YOUNGSTOWN, Ohio (WYTV) – A family from Youngstown will be traveling to the nation’s capitol in a couple weeks to help put a face on the problems facing parents with children born with serious medical issues.
On Thursday, Ericka Flaherty and her 3-year-old son Chase were at the Akron Children’s Hospital Mahoning Valley campus. They will be one of 44 families from around the country who will meet with lawmakers at the annual “Speak Now for Kids Family Advocacy Day” to discuss the financial needs of families facing ongoing medical care.
Flaherty gave birth to Chase 13 weeks early, and he spent his first four months in the hospital’s neonatal intensive care unit.
“He had the chronic lung disease because of the preemie lungs. He also had a history of asthma. He had water in the lungs, so he had a hard time gaining weight too so he spent a long time in the neonatal unit,” Flaherty said.
These days, Chase also suffers with cerebral palsy, had corrective eye surgery and wears special casts to help him walk flat-footed and not on his tip-toes. His parents depend on Medicaid to help cover the bills.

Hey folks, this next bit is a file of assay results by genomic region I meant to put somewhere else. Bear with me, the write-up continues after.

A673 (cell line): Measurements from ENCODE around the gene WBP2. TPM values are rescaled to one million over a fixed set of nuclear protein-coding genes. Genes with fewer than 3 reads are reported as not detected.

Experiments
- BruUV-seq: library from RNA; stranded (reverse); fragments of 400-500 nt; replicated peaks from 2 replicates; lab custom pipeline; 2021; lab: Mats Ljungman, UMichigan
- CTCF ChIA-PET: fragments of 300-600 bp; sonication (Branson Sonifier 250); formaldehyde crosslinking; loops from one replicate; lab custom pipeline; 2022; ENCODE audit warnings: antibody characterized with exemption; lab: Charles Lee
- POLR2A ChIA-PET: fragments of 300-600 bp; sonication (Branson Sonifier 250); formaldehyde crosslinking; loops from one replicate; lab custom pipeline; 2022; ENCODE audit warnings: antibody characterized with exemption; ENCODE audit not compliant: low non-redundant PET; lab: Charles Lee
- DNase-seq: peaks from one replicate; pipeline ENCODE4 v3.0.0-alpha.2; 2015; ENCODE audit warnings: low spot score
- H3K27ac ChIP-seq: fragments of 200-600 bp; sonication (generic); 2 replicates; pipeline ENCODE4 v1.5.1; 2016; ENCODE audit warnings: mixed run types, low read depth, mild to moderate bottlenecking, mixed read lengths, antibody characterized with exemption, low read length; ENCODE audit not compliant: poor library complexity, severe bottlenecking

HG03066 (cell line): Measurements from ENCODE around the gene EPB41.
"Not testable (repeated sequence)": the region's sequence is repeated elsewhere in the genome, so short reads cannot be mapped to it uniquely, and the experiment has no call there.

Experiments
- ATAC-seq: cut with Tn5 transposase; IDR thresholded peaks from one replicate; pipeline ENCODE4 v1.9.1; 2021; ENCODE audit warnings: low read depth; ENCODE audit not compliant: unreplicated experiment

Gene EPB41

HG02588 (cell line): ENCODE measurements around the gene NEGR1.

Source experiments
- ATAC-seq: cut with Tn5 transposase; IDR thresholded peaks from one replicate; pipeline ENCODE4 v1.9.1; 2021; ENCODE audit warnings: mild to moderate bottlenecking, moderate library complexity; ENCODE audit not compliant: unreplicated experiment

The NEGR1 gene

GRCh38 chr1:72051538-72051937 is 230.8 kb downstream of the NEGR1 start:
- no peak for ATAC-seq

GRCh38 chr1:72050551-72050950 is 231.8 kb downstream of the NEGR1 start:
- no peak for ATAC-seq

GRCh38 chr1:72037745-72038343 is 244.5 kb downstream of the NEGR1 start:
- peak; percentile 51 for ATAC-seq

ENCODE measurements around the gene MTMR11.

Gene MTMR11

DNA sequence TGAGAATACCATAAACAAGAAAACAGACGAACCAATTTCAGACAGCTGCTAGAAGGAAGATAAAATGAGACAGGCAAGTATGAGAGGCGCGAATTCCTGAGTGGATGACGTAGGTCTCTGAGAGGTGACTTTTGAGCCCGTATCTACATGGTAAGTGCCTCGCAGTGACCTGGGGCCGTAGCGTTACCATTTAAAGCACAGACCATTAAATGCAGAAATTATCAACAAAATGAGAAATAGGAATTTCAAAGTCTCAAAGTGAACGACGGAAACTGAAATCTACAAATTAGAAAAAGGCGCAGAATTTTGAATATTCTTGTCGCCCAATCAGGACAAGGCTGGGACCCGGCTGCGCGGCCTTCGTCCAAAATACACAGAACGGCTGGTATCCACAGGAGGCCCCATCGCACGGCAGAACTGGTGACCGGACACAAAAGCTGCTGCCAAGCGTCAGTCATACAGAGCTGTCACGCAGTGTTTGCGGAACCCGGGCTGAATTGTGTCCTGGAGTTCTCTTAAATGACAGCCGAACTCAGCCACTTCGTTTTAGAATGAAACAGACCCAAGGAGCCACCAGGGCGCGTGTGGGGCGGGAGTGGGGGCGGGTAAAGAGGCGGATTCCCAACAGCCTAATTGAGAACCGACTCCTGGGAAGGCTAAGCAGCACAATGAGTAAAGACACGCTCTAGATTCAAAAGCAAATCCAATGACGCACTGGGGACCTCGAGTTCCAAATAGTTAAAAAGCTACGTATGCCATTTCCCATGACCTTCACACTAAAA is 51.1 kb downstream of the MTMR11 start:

“You have to give him the medicines to keep him healthy and the things and the struggles that he has thereafter,” Flaherty said.
Organizers of the event later this month said they will use the time to encourage support for new reforms that would make it easier for children like Chase to get the care they need while also reducing some of the economic strain on the Medicaid system.
“There is a program called the Children’s Health Insurance Program, which was set to expire at the end of September 2015. In April, Congress acted to extend that by two years. If that program had gone away, Ohio would have lost over $140 million every year,” Charlie Solley of Akron Children’s Hospital said.
Organizers said they also will be promoting a new measure known as the Advancing Care for Exceptional Kids Act, which would help reduce some of the costs associated with caring for children like Chase.
“I think it is a really creative way to provide high quality, more efficient care for really sick kids,” U.S. Sen. Rob Portman, R-Ohio, said.
Portman is one of the sponsors of the Advancing Care for Exceptional Kids Act. He said the measure will help children get the care they need, while also reducing costs on the Medicaid system.
“I think it is something like, 6 percent of the kids account of about 40 percent of the Medicaid funding and these are kids that have chronic conditions,” Portman said.